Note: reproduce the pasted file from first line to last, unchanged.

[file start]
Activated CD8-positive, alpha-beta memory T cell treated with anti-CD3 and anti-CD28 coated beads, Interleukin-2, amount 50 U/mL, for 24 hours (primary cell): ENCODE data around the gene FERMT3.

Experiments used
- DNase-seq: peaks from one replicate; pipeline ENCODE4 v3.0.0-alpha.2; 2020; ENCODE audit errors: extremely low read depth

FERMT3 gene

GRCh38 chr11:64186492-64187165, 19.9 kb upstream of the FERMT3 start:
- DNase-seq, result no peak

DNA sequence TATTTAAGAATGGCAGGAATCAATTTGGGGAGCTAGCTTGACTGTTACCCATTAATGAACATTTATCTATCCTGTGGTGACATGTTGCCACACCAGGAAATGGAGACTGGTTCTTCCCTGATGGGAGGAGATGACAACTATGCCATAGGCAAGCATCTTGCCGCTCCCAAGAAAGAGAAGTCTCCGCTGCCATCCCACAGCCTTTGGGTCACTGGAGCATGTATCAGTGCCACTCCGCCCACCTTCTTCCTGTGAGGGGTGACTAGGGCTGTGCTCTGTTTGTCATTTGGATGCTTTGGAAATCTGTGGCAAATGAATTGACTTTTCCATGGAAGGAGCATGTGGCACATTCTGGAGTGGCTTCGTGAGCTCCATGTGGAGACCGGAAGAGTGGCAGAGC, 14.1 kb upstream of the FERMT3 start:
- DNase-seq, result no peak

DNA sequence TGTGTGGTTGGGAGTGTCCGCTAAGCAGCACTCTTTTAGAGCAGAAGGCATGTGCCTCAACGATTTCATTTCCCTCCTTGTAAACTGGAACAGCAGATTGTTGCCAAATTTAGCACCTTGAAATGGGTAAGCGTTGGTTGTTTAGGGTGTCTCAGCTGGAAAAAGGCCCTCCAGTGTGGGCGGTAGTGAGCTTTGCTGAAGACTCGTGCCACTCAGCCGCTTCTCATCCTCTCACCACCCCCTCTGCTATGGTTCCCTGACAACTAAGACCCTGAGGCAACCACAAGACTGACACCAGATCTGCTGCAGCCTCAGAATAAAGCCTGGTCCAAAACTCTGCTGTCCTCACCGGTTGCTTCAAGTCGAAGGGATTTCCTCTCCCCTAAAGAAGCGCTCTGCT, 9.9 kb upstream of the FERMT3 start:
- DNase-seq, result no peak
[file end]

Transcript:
Activated CD8-positive, alpha-beta memory T cell treated with anti-CD3 and anti-CD28 coated beads, Interleukin-2, amount 50 U/mL, for 24 hours (primary cell): ENCODE data around the gene FERMT3.

Experiments used
- DNase-seq: peaks from one replicate; pipeline ENCODE4 v3.0.0-alpha.2; 2020; ENCODE audit errors: extremely low read depth

FERMT3 gene

GRCh38 chr11:64186492-64187165, 19.9 kb upstream of the FERMT3 start:
- DNase-seq, result no peak

DNA sequence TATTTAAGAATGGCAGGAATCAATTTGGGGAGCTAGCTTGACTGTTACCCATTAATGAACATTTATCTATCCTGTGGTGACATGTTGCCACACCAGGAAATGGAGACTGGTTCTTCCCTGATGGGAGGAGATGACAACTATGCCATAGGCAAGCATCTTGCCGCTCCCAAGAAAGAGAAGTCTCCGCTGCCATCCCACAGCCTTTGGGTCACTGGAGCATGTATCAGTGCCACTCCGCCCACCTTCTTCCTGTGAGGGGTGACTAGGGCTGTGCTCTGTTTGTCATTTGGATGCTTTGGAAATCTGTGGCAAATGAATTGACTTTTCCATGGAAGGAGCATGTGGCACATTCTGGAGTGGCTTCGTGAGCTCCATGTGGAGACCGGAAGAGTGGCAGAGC, 14.1 kb upstream of the FERMT3 start:
- DNase-seq, result no peak

DNA sequence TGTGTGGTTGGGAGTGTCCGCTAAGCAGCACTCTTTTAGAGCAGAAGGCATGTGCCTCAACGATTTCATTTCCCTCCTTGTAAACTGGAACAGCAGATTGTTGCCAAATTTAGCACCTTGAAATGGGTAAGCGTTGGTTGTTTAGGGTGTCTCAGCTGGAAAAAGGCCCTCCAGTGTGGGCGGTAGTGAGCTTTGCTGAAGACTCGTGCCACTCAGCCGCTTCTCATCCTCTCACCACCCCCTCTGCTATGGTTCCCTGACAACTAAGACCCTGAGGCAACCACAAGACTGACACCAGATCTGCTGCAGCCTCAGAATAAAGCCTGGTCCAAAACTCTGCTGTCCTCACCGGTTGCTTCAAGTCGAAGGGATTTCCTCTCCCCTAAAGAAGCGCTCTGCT, 9.9 kb upstream of the FERMT3 start:
- DNase-seq, result no peak